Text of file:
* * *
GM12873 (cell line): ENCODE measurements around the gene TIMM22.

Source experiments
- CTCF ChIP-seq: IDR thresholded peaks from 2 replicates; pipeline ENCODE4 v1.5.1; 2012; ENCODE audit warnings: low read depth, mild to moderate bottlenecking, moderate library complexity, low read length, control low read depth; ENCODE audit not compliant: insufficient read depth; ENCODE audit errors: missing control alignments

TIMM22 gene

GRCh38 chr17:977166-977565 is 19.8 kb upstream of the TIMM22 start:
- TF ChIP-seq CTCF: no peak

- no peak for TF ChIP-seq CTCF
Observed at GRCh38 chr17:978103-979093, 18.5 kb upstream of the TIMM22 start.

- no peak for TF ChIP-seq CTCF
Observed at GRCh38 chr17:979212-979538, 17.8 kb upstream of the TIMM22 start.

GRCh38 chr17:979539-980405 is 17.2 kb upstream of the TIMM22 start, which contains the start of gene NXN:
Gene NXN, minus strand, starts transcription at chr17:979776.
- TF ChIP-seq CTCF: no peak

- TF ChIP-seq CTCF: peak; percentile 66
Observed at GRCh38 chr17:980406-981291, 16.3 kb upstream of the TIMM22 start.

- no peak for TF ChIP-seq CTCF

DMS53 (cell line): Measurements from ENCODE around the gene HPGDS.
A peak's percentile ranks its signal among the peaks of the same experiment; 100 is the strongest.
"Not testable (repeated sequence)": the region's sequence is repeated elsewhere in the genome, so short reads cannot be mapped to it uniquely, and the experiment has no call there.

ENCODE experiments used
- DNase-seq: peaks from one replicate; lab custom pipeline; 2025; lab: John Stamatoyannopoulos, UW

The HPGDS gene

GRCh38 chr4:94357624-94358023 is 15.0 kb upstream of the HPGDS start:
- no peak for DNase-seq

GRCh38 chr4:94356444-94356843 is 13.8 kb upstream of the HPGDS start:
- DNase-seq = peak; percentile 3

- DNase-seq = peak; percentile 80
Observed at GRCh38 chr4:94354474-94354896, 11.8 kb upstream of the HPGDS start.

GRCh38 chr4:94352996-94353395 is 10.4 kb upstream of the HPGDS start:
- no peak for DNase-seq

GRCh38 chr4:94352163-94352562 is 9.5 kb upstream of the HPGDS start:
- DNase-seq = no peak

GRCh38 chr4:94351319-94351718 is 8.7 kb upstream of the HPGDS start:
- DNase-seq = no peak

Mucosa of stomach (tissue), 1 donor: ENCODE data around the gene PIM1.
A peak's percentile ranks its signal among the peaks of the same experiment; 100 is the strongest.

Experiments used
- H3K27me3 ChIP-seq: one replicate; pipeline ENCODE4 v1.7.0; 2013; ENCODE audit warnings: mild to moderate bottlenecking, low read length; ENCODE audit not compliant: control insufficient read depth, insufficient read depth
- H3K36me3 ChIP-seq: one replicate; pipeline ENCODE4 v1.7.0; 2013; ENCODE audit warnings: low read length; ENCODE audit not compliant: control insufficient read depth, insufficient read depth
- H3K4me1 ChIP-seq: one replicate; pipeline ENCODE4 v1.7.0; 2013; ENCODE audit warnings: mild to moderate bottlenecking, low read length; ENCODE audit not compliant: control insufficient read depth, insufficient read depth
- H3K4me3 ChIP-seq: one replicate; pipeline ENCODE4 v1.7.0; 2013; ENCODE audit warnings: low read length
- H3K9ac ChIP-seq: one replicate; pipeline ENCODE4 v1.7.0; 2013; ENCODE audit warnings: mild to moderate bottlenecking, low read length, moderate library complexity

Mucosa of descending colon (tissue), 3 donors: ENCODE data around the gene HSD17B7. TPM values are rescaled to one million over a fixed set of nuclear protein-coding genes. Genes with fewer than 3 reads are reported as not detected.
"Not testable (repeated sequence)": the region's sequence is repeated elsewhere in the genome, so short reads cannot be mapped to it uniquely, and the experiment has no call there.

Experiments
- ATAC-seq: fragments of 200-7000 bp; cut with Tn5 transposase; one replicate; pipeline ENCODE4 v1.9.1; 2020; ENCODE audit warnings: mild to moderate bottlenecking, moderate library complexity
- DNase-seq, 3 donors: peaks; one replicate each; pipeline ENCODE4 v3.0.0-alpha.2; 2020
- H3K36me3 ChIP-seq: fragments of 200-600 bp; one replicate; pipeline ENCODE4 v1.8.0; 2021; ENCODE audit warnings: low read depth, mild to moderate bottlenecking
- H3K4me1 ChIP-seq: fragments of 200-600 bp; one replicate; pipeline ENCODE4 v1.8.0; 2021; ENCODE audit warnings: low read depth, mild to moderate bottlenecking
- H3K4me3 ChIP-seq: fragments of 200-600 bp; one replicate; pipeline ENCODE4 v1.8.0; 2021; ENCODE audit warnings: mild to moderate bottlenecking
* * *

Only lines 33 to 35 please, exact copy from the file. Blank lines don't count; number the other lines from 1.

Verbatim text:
GRCh38 chr4:94351319-94351718 is 8.7 kb upstream of the HPGDS start:
- DNase-seq = no peak

Mucosa of stomach (tissue), 1 donor: ENCODE data around the gene PIM1.